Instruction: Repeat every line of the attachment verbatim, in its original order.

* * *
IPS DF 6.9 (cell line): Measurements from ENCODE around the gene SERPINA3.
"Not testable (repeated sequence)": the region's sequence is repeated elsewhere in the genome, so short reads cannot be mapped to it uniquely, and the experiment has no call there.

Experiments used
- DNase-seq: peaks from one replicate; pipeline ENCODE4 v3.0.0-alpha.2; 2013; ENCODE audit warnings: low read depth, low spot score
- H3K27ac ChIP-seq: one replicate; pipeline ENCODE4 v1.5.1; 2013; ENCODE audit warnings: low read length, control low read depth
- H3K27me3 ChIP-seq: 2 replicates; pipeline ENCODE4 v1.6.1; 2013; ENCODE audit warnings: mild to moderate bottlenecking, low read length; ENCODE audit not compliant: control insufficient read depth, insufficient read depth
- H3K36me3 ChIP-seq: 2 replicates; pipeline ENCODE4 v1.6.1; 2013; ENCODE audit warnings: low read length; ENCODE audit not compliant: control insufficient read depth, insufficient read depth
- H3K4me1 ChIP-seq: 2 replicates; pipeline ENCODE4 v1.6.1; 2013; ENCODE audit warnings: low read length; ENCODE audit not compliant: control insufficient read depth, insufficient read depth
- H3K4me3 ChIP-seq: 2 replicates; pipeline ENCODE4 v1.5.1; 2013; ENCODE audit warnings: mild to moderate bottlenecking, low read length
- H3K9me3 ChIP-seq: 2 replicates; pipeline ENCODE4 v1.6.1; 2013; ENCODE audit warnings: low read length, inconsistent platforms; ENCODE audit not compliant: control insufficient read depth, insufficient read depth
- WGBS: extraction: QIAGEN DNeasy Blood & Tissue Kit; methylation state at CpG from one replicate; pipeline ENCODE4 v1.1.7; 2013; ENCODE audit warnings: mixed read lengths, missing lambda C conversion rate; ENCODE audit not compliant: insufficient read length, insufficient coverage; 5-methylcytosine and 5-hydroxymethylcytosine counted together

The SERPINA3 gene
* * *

IPS DF 6.9 (cell line): Measurements from ENCODE around the gene SERPINA3.
"Not testable (repeated sequence)": the region's sequence is repeated elsewhere in the genome, so short reads cannot be mapped to it uniquely, and the experiment has no call there.

Experiments used
- DNase-seq: peaks from one replicate; pipeline ENCODE4 v3.0.0-alpha.2; 2013; ENCODE audit warnings: low read depth, low spot score
- H3K27ac ChIP-seq: one replicate; pipeline ENCODE4 v1.5.1; 2013; ENCODE audit warnings: low read length, control low read depth
- H3K27me3 ChIP-seq: 2 replicates; pipeline ENCODE4 v1.6.1; 2013; ENCODE audit warnings: mild to moderate bottlenecking, low read length; ENCODE audit not compliant: control insufficient read depth, insufficient read depth
- H3K36me3 ChIP-seq: 2 replicates; pipeline ENCODE4 v1.6.1; 2013; ENCODE audit warnings: low read length; ENCODE audit not compliant: control insufficient read depth, insufficient read depth
- H3K4me1 ChIP-seq: 2 replicates; pipeline ENCODE4 v1.6.1; 2013; ENCODE audit warnings: low read length; ENCODE audit not compliant: control insufficient read depth, insufficient read depth
- H3K4me3 ChIP-seq: 2 replicates; pipeline ENCODE4 v1.5.1; 2013; ENCODE audit warnings: mild to moderate bottlenecking, low read length
- H3K9me3 ChIP-seq: 2 replicates; pipeline ENCODE4 v1.6.1; 2013; ENCODE audit warnings: low read length, inconsistent platforms; ENCODE audit not compliant: control insufficient read depth, insufficient read depth
- WGBS: extraction: QIAGEN DNeasy Blood & Tissue Kit; methylation state at CpG from one replicate; pipeline ENCODE4 v1.1.7; 2013; ENCODE audit warnings: mixed read lengths, missing lambda C conversion rate; ENCODE audit not compliant: insufficient read length, insufficient coverage; 5-methylcytosine and 5-hydroxymethylcytosine counted together

The SERPINA3 gene